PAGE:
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review 2018-02-05 18:13
Well that was fun...
What the Cat Dragged In - Ba Tortuga,Joe Formichella

I was fortunate enough to be able to review the first book in this series on audio a few months ago and I really enjoyed it so when I saw the second book was out on audio...well, of course I had to snap that furbaby up and am I ever glad that I did because once again I enjoyed the hell outta' this. 

 

Gus and Sam are back along with the rest of their pack along with Joe Formichella, who's giving voice to the usual characters along with Connor Ragbone, whom we've already met and Brock Herman, a wolf shifter, who's working undercover to break up a ring of poachers.

 

Connor's not only a Lynx shifter, he has a talent for not only being able to find things...it seems that Connor's knows when, where and what it is that he needs to find...not really specifics but he often has a strong sense of the generalities enough to get him to where he needs to be.

 

There's a definite humorous undertone to this book. Just like Gus and Sam, Brock and Connor share their own equally entertaining banter that I thoroughly enjoyed. The voices Joe Formichella lent to these characters all worked well for me but I especially enjoyed his interpretation of Connor Ragbone. For me this voice matched the image of the character that the author had painted so needless to say I adored Connor Ragbone and Brock but Connor became a particular favorite of mine.

 

Connor and Brock meet for the first time when Connor leaves Gus and Sam's sanctuary where he's been taking a break because he just knows he has something he has to go find. Following his instincts he discovers that along with finding Brock he's got one other thing...person to find and then he's got to get them both to where they belong. Turns out that he's got Brock where he belongs because Brock belongs with Connor and as for the second person well that's the rest of Connor and Brock's adventure and this story.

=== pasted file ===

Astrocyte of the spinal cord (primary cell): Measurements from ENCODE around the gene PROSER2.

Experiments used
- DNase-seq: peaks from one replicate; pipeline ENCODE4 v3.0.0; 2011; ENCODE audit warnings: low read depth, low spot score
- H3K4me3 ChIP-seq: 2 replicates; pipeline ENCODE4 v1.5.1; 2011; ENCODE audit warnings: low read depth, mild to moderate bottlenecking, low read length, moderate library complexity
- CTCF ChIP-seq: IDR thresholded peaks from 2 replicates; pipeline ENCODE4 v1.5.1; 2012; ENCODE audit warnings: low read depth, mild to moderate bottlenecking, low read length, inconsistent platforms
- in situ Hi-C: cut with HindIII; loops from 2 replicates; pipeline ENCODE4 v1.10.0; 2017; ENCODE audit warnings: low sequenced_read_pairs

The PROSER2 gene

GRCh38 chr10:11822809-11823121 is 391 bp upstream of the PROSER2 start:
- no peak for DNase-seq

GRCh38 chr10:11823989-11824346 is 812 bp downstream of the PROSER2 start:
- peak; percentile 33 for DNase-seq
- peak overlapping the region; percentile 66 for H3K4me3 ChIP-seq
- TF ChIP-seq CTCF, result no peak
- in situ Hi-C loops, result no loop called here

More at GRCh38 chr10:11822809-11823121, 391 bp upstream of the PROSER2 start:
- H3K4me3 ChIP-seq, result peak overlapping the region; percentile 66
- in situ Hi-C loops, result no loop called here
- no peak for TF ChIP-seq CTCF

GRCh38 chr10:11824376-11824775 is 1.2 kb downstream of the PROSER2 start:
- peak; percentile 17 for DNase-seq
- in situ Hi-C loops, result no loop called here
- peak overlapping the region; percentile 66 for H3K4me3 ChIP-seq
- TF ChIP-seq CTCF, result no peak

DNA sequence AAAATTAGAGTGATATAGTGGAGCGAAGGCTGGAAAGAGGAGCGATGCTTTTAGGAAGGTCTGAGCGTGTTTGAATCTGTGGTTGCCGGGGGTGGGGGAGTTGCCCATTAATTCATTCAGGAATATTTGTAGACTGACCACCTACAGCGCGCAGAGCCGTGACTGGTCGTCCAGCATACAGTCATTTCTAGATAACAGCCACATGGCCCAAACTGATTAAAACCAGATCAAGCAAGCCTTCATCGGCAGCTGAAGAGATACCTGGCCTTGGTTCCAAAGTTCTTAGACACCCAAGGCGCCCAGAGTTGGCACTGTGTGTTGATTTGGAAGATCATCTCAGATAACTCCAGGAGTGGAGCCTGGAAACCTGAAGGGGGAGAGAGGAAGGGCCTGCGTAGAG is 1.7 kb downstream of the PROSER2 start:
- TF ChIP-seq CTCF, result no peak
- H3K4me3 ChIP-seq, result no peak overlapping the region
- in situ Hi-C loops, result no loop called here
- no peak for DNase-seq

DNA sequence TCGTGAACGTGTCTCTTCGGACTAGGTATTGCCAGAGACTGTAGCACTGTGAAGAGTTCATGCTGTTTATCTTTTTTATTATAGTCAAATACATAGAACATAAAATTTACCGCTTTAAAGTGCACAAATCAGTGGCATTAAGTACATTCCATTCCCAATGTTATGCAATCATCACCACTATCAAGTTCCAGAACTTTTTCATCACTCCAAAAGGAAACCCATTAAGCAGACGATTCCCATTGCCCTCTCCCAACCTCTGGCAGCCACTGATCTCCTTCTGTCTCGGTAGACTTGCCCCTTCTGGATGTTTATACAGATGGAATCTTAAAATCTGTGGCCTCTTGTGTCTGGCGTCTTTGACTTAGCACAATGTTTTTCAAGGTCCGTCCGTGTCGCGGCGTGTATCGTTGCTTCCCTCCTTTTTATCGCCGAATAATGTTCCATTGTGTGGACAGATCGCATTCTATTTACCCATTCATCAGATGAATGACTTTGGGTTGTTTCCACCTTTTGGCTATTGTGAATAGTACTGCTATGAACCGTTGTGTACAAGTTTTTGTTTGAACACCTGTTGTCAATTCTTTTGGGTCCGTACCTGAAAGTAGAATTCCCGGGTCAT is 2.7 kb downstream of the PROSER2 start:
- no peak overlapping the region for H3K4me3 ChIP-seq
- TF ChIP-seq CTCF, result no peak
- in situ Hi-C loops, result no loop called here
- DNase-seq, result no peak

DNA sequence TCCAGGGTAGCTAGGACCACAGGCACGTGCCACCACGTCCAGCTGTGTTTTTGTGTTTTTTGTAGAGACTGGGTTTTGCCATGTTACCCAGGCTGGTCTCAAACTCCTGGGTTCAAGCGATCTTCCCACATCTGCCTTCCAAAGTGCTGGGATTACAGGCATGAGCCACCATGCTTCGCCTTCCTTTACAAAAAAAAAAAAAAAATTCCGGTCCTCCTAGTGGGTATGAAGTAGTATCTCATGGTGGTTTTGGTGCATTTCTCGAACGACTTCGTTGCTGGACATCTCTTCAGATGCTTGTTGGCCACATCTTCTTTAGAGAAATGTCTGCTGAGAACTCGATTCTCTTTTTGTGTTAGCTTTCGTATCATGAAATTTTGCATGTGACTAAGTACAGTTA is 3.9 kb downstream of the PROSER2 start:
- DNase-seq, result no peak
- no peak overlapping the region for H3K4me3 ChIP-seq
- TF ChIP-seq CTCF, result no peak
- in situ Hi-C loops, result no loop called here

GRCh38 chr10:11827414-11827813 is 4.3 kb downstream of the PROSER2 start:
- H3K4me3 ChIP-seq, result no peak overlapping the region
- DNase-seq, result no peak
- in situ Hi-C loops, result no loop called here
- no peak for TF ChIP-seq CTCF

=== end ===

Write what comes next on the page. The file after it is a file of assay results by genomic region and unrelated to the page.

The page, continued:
So what have I learned at the end of all this well a few things...

1.  I want more of this series

2.  If you add a good dose of humor you can make me love just about                                anything...because sifters and I've been left wanting more...who knew?

3.  I apparently have a soft spot for Lynx shifters who are laid, back, easy going, hippies with blond dreadlocks in their human form...again, who knew?

 

I decided to listen to this one just for the fun of it and it was a good idea because listening to Connor and Brock as they fell in love and shared an adventure was definitely fun. 

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review 2017-12-30 22:05
It Started Out Fun and Bendy Then Turned Wooden and Hard
Uprooted - Naomi Novik

Audiobook
2.5 star story for me
The narration was a 5 star